wingdesigner
Super Green Thumb
Posts: 2038
Joined: Thu Mar 10, 2005 9:58 pm
Location: Michigan--LP(troll)

Distracting the eye from an UGGY house.

OK friends, here's my next challenge. My friend left the design of his "Up North" house to his son, and hates the results. Too stark, too modern, too institutional. Think crackerbox on end with clerestory windows; high two-story in front w/large deck; three-story in back w/walk-out basement; grey siding. I'm thinking Mediterranean accents to soften the lines--tall, skinny evergreens, some topiaries on the deck. He's already planted some variegated dogwood (red-twig) in front of the deck. He's pretty much tapped out, financially, so additional ornamentation on the house is out. Oh, yeah, and this is the house with the mostly sand soil and mound-type septic system, (in the front yard, of course). I know there are blue "Skyrocket" junipers, is there a tall, narrow gold or gold-tipped form? He's also planted a lovely hemlock--how fast and wxh do they grow? We're putting in a Japanese-style stone garden in a spot between the back entry stairs and foundation wall; but the rest of the sparsely grassy area would need some interest. I'm trying to keep him from planting anything now, as summer has finally arrived and he's not there full-time to baby anything. Oh, zone 4; Great Lake exposure (the view is grreaatt!) No tall order here, eh? There're more problems to solve, but the ones listed above are my stumpers. Appreciate any suggestions, after you folks are too tired, sore, etc., from your own gardens...

Happy Gardening!
Happy Gardening,
Wing

The Helpful Gardener
Mod
Posts: 7493
Joined: Tue Feb 10, 2004 2:17 am
Location: Colchester, CT

Yikes!

Wing, drop the 'Skyrockets" and step away from the crackerbox... :lol:

'Skyrockets' are horrid plants, prone to twig blight and they'll split to pieces as soon as you get the first snow load on them...

Japanese design and modern design go together perfectly (lots of similarities) so that sounds like a good tack to take. The start of red-twig makes me think native; lots of native grasses would create habitat and soften hard lines. Mix in some big prairie perennials like coneflower and tall rudebeckia back and mid and asters and sedums up front and there you go...Try amelanchiers for upright tree types, there is a cedar named 'Emerald Sentinel' that is upright and evergreen that would be MUCH better than 'Skyrocket' and river birches like 'Heritage would go nicely with everything else. Look in the surrounding woods for ideas that tie into the existing landscape, like viburnum or particular perennials...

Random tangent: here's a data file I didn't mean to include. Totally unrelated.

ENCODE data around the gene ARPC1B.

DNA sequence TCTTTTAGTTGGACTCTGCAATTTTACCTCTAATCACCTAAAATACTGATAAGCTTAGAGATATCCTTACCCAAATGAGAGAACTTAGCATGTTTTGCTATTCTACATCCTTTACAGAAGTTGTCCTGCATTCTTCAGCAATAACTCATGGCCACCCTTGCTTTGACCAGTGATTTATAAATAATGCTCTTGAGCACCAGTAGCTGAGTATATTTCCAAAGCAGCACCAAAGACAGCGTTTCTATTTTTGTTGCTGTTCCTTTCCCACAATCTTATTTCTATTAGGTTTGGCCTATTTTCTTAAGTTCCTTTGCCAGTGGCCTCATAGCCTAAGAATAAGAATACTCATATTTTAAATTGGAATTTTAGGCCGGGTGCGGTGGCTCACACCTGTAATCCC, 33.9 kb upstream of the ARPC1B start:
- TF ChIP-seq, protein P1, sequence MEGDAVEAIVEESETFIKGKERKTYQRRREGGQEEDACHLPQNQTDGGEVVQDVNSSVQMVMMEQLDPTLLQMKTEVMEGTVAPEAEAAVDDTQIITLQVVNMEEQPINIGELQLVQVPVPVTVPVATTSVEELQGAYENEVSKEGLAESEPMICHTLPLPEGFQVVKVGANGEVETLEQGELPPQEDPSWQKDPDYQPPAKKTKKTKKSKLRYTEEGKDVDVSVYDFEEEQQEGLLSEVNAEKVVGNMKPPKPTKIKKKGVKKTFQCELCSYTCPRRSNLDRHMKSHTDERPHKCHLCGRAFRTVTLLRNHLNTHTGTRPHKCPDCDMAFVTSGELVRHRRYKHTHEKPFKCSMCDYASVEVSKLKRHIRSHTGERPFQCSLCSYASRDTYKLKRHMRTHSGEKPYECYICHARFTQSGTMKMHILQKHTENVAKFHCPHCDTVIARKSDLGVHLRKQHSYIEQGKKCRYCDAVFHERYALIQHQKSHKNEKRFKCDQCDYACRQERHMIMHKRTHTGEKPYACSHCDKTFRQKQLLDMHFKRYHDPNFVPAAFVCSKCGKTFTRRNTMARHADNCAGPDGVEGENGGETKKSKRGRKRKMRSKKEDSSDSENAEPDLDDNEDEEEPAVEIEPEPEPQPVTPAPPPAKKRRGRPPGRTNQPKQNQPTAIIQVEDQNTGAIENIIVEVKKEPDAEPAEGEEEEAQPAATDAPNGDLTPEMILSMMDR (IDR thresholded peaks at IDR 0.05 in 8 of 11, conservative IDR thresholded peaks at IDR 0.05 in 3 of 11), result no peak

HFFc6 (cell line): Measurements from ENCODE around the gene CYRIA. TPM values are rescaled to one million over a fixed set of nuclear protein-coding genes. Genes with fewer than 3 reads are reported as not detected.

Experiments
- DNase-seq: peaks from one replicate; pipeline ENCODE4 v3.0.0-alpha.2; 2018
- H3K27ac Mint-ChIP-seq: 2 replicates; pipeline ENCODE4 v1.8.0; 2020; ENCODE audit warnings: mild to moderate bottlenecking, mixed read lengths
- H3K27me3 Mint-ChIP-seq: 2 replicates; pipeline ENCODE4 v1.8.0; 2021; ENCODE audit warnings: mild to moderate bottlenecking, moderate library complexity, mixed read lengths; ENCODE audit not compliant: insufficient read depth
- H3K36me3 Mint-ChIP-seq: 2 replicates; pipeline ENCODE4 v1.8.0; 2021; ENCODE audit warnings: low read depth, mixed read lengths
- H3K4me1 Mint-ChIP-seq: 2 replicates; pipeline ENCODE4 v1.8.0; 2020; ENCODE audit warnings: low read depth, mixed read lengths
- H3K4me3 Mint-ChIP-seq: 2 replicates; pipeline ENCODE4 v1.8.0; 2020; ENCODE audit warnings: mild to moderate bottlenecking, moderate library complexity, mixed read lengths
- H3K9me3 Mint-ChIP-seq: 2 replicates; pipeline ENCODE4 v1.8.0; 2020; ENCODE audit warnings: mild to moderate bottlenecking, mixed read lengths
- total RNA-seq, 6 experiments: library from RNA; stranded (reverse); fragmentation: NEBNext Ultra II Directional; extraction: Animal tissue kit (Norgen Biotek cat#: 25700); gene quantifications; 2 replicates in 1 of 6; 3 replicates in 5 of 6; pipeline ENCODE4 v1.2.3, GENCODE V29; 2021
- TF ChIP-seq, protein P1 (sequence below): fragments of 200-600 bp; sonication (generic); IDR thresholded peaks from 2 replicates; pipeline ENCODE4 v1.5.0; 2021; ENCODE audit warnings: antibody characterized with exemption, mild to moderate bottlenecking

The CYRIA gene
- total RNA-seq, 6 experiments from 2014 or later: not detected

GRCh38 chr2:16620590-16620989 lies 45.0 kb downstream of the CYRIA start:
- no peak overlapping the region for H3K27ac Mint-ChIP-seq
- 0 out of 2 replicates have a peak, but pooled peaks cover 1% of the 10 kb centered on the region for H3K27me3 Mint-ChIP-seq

HG

Guest

Landscape Dilemma

Is this home by chance in the upper west quad of the Lower Peninsula?

There is an organization based in that area that is assisting landowners in providing continual green belts. They have plant lists/sources available. They can make home visits and give suggestions. When this project ends they will move to the upper east quad so the info may still be on target for the homeowner. It's possible to visit area landowners the group has worked with. Results are amazing as the finished area looks like nature did the work. As per the HG suggestion their trend is toward native plantings.

The three prong approach is to provide continous greenbelts which in turn supports native wildlife, waterfowl, aquatic plants and absorption of soil pollutants before they reach the water.

The Helpful Gardener
Mod
Posts: 7493
Joined: Tue Feb 10, 2004 2:17 am
Location: Colchester, CT

There you go Wing! Nice work!

HG

wingdesigner
Super Green Thumb
Posts: 2038
Joined: Thu Mar 10, 2005 9:58 pm
Location: Michigan--LP(troll)

Uggy house dilemma

Do you happen to know the name of that group or website? If you look at the back of your left hand, it's on Lake Huron, just at the top of Saginaw Bay, or just below your left index finger middle joint. It's Zone 4, with mostly sand, and two swales running through the back of the property where ancient rivers once flowed. 100 years ago the forest was cleared for farming, and there is a gypsum plant right up the road. Second-growth forest, and it won't dry out back there until July, I think. Looking toward a "rain garden" for the swale nearest the house, with a wide, sturdy bridge for the tractor to get across and mow behind it and up to the tree line. Anyway, house in question is on Lake Huron and I would be most interested in contacting the group you mentioned. I'm trying to keep the homeowner from buying any more plants w/o my "permission", he's already planted a hemlock too close to the house, and some other faux pas. Sigh. Thanks for all the input, folks, I really appreciate it.

Happy Gardening.
Happy Gardening,
Wing

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